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Figure 30–3

Repair-related genes mapping in close proximity to the XPC gene on human chromosome 3p25.1-25.3.

Citation: Errol C, Graham C, Wolfram S, Richard D, Roger A, Tom E. 2006. DNA Polymorphisms in Gatekeeper and Guardian Genes, p 1049-1080. In DNA Repair and Mutagenesis, Second Edition. ASM Press, Washington, DC. doi: 10.1128/9781555816704.ch30
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Figure 30–4

Genotyping by differential array hybridization. (A) A representative fluorescence image of an entire oligonucleotide probe array following hybridization is shown. (B) Scheme for genotyping of an polymorphism in the Columbia and Landsberg ecotypes on a variant-detector high-density oligonucleotide probe array. The array is designed to interrogate not only the polymorphic site (marked with an asterisk) by using four 25-mer probes that have an A, C, G, or T at the center position (N) but also five flanking bases on either side, adding to the specificity of the assay. The target DNA hybridizes most strongly to a sequence representing a perfect match. Therefore, the probe with the correct base at each center position will produce the strongest hybridization signal. (C) Actual and schematic hybridization patterns are shown for homozygous Columbia (T/T genotype) (top), homozygous Landsberg (C/C genotype) (bottom), and a heterozygous recombinant (T/C genotype) (center). Hybridization of the T allele to the C allele variant-detector array (or the C allele on the T variant-detector array) yields a strong hybridization signal only when the base is varied at the polymorphic site, restoring the correct sequence match. Variation at a second site left or right of the polymorphic site completely disrupts hybridization of an allele on the opposite variant-detector array, since the allele now has a twobase mismatch, but only partially affects hybridization on the correct variant-detector array for some sites, since these are the only mismatches. (Adapted from reference .)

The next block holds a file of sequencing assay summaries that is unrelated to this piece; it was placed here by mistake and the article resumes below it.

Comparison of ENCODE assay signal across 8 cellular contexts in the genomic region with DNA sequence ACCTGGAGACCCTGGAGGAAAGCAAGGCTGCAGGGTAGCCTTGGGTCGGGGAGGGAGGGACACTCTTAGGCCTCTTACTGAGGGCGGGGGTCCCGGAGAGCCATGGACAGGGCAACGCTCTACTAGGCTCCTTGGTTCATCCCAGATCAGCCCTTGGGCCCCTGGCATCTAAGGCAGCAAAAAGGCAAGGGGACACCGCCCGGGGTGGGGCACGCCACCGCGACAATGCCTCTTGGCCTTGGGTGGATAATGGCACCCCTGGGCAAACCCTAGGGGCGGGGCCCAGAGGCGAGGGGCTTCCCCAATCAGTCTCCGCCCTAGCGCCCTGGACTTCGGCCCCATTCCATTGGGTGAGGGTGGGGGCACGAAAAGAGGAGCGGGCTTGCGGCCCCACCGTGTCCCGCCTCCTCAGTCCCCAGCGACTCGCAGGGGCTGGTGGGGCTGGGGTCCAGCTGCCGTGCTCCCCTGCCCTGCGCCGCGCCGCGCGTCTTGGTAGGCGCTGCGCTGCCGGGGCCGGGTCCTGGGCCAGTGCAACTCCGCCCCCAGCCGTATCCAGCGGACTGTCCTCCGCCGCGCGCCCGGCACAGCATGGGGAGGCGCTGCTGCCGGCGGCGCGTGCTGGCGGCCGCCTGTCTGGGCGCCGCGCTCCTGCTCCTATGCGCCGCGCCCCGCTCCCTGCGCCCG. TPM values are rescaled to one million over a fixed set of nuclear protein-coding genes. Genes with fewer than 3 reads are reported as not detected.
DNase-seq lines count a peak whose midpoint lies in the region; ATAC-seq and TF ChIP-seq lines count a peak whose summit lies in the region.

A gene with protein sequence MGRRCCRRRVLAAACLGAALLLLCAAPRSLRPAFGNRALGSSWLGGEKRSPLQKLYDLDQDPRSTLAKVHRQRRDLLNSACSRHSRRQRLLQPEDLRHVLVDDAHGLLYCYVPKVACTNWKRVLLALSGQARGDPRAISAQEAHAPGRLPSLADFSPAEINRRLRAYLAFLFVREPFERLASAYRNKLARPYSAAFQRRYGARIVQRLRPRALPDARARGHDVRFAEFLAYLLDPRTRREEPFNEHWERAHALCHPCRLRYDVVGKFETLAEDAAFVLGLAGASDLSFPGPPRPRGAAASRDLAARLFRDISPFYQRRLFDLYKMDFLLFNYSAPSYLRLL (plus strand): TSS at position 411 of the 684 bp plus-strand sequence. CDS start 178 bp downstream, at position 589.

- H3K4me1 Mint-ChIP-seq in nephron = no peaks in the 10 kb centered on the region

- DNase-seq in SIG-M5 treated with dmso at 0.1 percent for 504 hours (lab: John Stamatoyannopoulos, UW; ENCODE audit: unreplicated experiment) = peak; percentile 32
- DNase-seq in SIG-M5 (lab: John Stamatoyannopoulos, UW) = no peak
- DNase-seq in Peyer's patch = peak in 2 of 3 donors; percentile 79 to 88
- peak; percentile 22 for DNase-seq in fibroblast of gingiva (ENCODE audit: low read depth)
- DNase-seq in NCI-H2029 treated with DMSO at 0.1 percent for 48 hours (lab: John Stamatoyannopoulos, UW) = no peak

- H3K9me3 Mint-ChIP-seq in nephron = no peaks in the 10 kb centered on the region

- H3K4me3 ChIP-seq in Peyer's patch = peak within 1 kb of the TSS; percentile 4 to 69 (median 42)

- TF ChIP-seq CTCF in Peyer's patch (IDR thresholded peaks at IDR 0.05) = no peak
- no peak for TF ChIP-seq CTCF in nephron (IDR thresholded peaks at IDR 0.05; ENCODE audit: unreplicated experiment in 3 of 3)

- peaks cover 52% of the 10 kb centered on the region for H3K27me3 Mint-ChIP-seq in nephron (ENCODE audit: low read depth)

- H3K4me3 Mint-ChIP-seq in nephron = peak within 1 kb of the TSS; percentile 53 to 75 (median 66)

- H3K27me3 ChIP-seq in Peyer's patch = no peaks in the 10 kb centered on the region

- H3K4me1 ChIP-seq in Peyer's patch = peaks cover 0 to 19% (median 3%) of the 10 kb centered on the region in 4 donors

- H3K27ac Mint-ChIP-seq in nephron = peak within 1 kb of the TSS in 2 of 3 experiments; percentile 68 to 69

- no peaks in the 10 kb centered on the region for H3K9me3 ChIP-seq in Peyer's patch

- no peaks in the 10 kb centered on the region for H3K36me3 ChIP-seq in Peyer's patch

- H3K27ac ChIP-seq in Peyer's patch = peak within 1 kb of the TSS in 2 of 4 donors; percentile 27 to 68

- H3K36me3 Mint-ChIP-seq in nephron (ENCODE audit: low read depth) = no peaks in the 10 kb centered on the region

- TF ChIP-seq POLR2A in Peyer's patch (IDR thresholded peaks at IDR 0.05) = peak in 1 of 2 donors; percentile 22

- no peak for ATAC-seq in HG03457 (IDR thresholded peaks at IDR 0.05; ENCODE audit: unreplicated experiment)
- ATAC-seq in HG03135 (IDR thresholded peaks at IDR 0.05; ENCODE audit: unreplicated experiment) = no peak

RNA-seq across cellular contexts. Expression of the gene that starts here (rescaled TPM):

Citation: Errol C, Graham C, Wolfram S, Richard D, Roger A, Tom E. 2006. DNA Polymorphisms in Gatekeeper and Guardian Genes, p 1049-1080. In DNA Repair and Mutagenesis, Second Edition. ASM Press, Washington, DC. doi: 10.1128/9781555816704.ch30
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Figure 30-5